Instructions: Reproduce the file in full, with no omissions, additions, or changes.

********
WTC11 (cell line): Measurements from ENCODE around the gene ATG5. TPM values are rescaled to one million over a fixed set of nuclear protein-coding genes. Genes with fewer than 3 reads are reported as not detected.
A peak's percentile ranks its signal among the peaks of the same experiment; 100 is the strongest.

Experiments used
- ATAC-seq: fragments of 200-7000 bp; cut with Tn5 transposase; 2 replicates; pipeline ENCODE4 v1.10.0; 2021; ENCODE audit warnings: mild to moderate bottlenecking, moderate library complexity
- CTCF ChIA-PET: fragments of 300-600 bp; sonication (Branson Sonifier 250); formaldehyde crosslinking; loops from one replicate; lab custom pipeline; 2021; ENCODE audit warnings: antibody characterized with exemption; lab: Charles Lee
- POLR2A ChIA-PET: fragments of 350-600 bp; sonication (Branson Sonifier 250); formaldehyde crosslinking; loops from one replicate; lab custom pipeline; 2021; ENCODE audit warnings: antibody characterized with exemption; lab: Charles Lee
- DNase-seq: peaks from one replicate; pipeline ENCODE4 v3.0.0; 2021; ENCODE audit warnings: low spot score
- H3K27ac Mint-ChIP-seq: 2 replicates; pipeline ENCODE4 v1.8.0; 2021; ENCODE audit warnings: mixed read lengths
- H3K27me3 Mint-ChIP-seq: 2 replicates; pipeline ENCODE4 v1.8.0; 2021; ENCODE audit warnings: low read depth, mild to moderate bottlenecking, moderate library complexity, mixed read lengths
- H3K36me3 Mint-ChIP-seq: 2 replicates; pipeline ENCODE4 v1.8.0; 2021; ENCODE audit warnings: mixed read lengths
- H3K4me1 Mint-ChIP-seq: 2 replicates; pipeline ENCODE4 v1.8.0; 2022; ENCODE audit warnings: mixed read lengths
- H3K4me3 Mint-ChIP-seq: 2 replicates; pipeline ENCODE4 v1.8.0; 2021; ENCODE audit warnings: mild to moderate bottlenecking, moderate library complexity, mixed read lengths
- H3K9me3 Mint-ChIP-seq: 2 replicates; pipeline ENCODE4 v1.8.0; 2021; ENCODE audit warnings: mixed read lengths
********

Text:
WTC11 (cell line): Measurements from ENCODE around the gene ATG5. TPM values are rescaled to one million over a fixed set of nuclear protein-coding genes. Genes with fewer than 3 reads are reported as not detected.
A peak's percentile ranks its signal among the peaks of the same experiment; 100 is the strongest.

Experiments used
- ATAC-seq: fragments of 200-7000 bp; cut with Tn5 transposase; 2 replicates; pipeline ENCODE4 v1.10.0; 2021; ENCODE audit warnings: mild to moderate bottlenecking, moderate library complexity
- CTCF ChIA-PET: fragments of 300-600 bp; sonication (Branson Sonifier 250); formaldehyde crosslinking; loops from one replicate; lab custom pipeline; 2021; ENCODE audit warnings: antibody characterized with exemption; lab: Charles Lee
- POLR2A ChIA-PET: fragments of 350-600 bp; sonication (Branson Sonifier 250); formaldehyde crosslinking; loops from one replicate; lab custom pipeline; 2021; ENCODE audit warnings: antibody characterized with exemption; lab: Charles Lee
- DNase-seq: peaks from one replicate; pipeline ENCODE4 v3.0.0; 2021; ENCODE audit warnings: low spot score
- H3K27ac Mint-ChIP-seq: 2 replicates; pipeline ENCODE4 v1.8.0; 2021; ENCODE audit warnings: mixed read lengths
- H3K27me3 Mint-ChIP-seq: 2 replicates; pipeline ENCODE4 v1.8.0; 2021; ENCODE audit warnings: low read depth, mild to moderate bottlenecking, moderate library complexity, mixed read lengths
- H3K36me3 Mint-ChIP-seq: 2 replicates; pipeline ENCODE4 v1.8.0; 2021; ENCODE audit warnings: mixed read lengths
- H3K4me1 Mint-ChIP-seq: 2 replicates; pipeline ENCODE4 v1.8.0; 2022; ENCODE audit warnings: mixed read lengths
- H3K4me3 Mint-ChIP-seq: 2 replicates; pipeline ENCODE4 v1.8.0; 2021; ENCODE audit warnings: mild to moderate bottlenecking, moderate library complexity, mixed read lengths
- H3K9me3 Mint-ChIP-seq: 2 replicates; pipeline ENCODE4 v1.8.0; 2021; ENCODE audit warnings: mixed read lengths